If knowledge is power how do, we keep our employees empowered and performing at optimum levels throughout our companies? Why is it when purse strings are tightened at our respective companies, for many, employee training becomes expendable? Although I’m speaking in terms of liability when this occurs, we invariably pay a steep price with “negligent training” given it’s highly compensable and attorneys often make such the “cornerstone” to their expensive and long drawn-out, costly lawsuits. See my February 2018 Blog: “Excuse me, there’s an attorney here to see you” @ www.jimmywmercer.com
Knowledge is a valued and perishable commodity and we must treat it as such. Until what we learn becomes effectual through memorization, practice and “muscle memory” we ultimately lose a sizable potion of the information that goes into our short-term memory. If the information is not practiced or rehearsed and transferred into our long-term memory it vanishes in a matter of minutes. The brain perhaps unarguably is the most complex organ within our body and it needs to be fed and nurtured not unlike when batteries need to be recharged to remain effective. Knowledge must be actionable to make it more than merely information. At the risk of being seemingly rude or inattentive, when I attend training conferences one can expect to see me with my iPhone in hand taking copious notes. I literally have notes which span a period of years. It’s a valuable resource and within easy grasp. We’ve all attended training at some point in our careers when we left a training session, stoked and supercharged with information and excitement, anxious to return to the workplace and put into play some of the ideas and techniques we were taught. That is a functional process, one that can be good for all.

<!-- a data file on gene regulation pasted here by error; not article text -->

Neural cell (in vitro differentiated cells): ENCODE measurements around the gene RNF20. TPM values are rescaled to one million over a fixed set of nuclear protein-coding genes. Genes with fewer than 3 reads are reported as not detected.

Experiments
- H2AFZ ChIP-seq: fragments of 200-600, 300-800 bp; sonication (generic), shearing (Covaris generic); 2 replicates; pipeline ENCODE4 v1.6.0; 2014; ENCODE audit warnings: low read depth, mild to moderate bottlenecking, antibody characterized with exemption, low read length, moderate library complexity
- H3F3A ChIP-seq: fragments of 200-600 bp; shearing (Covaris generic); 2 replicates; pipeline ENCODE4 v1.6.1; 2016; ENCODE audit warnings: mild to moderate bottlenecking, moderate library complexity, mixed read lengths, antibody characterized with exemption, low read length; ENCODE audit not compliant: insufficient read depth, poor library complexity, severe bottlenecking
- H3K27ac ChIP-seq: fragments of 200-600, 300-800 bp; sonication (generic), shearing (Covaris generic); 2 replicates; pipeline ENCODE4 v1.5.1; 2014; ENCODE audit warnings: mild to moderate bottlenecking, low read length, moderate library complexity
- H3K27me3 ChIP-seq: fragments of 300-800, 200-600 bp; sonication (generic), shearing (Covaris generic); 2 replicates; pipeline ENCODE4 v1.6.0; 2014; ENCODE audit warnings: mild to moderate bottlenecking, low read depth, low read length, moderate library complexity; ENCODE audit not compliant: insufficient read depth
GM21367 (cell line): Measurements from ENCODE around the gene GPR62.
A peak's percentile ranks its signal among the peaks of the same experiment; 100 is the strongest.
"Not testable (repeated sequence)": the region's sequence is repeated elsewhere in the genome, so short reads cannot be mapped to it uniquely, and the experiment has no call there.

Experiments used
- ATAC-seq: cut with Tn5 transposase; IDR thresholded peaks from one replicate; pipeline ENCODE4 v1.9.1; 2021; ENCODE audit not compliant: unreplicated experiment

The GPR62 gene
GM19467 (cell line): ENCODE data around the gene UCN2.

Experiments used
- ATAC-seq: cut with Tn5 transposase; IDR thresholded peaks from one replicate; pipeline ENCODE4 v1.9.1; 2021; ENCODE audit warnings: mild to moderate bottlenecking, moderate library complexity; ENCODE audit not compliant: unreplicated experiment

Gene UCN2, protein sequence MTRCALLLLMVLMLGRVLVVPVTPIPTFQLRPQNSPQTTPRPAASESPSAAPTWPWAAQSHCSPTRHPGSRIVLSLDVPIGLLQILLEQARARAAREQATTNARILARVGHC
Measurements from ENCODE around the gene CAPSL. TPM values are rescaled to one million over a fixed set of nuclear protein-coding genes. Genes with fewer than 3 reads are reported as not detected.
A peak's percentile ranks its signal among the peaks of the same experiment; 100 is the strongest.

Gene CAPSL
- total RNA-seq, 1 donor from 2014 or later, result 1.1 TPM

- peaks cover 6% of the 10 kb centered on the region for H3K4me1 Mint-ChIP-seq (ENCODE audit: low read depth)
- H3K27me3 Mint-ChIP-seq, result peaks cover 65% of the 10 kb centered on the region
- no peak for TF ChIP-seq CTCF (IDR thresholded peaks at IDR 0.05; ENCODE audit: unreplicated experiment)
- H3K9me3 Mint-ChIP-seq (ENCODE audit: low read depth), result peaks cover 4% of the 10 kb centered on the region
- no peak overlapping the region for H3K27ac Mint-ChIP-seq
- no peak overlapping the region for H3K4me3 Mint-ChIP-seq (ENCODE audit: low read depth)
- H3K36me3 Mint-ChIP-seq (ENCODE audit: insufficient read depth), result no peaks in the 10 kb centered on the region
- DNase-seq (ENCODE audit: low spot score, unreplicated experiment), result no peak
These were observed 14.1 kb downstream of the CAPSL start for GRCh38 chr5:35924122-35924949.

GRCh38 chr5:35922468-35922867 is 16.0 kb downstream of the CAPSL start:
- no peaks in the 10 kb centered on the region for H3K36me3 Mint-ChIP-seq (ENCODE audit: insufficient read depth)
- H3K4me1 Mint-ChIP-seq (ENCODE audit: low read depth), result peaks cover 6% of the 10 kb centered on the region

Learning must be constant, whether it’s on the job training with a mentor or at the behest of a subject matter expert who provides instructor based training or remote training via some web-based platform. Whether one is an investigator assigned to investigate “abused and neglected children”, or educator, workplace supervisor, etc. to be otherwise knowledge deficient is detrimental and crippling, lending itself to yet another contentious point evolving around negligent retention. That is the very reason so many occupations/professions require “continued education” credits.
As a former Chief of Police, I knew the State of Georgia required 20 hours of Police Officers Standards Training (POST) per officer, per year. Knowing the importance of training, I simply didn’t want to settle for the minimum, so what I opted to do was elevate the number of hours to 40 hours of Police Officers Standards Training, twice the amount of what was required. All too many times, a decision maker arbitrarily decides, well he or she had that type of training 12 years ago and thinks better of any refresher or renewal of information. Training is most always documented, as it should be. Employee mistakes are very telling whether it’s of the heart or of the mind. It’s human to error but when such errors contribute to a loss of life, injury – literal or figuratively or a liberty interest deprivation, mankind is unforgiving.
A well-heeled, impressionable company is a company in which its leaders had the foresight to make a valued investment to train and continually train its personnel from top to bottom.